Blood gases - arterial blood

Last updated: Thursday, 08, April, 2004

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1 mL arterial blood collected anaerobically in a heparinised syringe and transported rapidly to the laboratory in a capped syringe with the needle removed.

An appropriately collected 'arterialised' capillary blood specimen may have values close to those of arterial blood.

Fractional concentration of inspired O [FiO2] should be specified on request form.


Selective electrodes, chemiluminescence.

Reference Interval
pO2: 11.0-13.5 kPa (80-100 mm Hg) (varies with age)
pCO2: 4.6-6.0 kPa (35-45 mm Hg)
pH: 7.36-7.44 (36-44 nmol/L)
Base excess: (-3) to (+3) mmol/L
Alveolar-arterial pO2 difference: <3.3 kPa (<25 mmHg) if FiO2  = 0.21 (that is, room air).

Assessment of cardiopulmonary function, acid-base balance.


FiO2 and patient’s temperature must be known.

Decreased pO2 is seen with hypo­ventilation, ventilation/perfusion mismatch, alveolar-capillary block and right to left shunts.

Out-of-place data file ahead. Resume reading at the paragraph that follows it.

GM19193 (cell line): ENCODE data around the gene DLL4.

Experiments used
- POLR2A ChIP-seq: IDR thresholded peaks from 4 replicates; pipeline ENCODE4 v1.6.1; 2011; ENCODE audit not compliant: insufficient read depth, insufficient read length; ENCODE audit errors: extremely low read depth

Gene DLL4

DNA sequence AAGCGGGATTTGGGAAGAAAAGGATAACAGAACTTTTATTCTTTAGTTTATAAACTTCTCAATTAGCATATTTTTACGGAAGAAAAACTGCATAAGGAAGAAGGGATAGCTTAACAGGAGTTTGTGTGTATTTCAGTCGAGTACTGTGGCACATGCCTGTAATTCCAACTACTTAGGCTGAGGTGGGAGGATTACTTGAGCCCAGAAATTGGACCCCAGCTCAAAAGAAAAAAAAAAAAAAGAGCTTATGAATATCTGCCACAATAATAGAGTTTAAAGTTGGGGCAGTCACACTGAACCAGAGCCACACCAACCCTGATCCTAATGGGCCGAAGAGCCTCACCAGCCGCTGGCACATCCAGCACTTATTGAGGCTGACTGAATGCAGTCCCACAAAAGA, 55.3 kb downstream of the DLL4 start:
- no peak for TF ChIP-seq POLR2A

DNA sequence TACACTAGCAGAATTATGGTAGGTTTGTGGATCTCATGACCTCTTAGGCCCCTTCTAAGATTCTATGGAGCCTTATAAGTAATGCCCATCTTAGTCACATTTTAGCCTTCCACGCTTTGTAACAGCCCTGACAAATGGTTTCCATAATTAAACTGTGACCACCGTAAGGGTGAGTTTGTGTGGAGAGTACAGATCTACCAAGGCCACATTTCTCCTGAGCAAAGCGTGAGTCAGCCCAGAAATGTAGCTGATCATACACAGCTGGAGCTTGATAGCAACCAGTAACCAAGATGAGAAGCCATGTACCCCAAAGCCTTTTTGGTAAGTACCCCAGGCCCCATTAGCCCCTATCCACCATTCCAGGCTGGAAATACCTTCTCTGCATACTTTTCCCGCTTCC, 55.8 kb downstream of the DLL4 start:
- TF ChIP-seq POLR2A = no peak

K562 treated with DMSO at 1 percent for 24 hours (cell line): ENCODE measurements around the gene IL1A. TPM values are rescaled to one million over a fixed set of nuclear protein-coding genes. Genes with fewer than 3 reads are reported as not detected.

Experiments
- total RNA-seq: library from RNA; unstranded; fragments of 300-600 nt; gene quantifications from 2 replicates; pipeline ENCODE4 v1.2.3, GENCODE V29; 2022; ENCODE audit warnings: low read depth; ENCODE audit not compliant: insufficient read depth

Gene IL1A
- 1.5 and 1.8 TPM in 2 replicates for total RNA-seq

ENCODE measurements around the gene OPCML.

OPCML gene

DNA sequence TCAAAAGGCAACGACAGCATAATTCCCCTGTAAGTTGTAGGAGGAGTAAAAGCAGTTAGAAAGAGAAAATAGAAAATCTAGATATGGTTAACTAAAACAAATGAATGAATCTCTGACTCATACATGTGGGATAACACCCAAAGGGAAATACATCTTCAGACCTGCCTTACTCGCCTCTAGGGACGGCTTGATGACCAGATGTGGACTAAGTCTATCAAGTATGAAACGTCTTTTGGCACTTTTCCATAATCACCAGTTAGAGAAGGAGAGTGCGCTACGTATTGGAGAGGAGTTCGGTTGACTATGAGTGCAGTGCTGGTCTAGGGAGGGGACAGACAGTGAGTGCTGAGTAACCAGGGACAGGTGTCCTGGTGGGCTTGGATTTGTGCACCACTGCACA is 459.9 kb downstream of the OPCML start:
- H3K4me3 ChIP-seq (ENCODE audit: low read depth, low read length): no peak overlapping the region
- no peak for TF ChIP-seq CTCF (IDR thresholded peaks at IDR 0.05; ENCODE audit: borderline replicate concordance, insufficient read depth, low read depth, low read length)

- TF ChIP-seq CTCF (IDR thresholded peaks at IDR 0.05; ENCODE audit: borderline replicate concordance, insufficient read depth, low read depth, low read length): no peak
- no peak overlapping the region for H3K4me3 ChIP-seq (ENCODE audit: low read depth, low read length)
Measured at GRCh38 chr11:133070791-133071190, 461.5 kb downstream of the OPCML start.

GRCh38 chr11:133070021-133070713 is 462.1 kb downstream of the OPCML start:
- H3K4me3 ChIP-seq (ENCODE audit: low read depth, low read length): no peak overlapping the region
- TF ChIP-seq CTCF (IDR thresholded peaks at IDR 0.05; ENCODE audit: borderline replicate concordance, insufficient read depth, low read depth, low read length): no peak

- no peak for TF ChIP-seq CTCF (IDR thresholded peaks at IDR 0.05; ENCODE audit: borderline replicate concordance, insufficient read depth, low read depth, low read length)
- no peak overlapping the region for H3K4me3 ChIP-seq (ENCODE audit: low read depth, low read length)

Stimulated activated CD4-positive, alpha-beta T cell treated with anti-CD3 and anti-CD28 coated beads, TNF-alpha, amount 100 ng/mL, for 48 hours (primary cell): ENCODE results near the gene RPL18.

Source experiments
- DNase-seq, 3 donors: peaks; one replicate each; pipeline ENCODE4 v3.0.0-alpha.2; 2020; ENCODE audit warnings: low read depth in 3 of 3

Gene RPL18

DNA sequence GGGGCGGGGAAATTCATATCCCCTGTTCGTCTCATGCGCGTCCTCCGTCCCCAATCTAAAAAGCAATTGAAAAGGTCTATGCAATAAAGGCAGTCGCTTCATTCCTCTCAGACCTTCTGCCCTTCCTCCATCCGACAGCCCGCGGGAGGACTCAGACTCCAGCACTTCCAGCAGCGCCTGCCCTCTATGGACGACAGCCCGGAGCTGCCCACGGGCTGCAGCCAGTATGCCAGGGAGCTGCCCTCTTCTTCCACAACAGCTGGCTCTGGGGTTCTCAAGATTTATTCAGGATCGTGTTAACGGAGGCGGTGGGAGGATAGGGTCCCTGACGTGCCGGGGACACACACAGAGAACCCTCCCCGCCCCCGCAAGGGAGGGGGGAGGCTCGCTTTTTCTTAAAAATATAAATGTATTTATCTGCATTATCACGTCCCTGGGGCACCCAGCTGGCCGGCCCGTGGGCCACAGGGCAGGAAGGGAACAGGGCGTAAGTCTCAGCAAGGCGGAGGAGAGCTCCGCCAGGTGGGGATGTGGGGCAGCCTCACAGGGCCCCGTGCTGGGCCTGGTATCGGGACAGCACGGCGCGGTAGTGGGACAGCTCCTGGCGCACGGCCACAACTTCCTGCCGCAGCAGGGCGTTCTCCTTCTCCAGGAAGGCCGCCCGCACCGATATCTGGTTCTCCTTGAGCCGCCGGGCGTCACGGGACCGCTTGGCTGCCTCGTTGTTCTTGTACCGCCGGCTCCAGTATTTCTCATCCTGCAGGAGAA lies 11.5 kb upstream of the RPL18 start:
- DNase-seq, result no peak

Increased pO2 may be seen with hyperventilation or oxygen therapy.

Decreased pCO2 (respiratory alkalosis) is usually a compensatory phenomenon in metabolic acidosis, but may be a primary abnormality; in both situations it is due to hyperventilation.

Increased pCO2 (respiratory acidosis) occurs in respiratory failure, but is also seen as a compensatory phenomenon, caused by hypoventilation, in metabolic alkalosis.

Decreased pH indicates a net acidaemia and increased pH indicates a net alkalaemia. The acid-base balance component (viz metabolic or respiratory) that is in the same direction as the pH is the primary abnormality in acid-base imbalance.

Base excess is decreased in metabolic acidosis and compensated respiratory alkalosis.

It is increased in metabolic alkalosis or compensated respiratory acidosis.

Alveolar-arterial pO2 difference is elevated in all causes of hypoxia except hypoventilation. The reference interval is defined only for room air.


Walmsley RN et al. Cases in Chemical Pathology. 2nd ed. PG Publishing 1988.

Breen PH. Anesthesiol Clin North America 2001; 19(4): 885-906.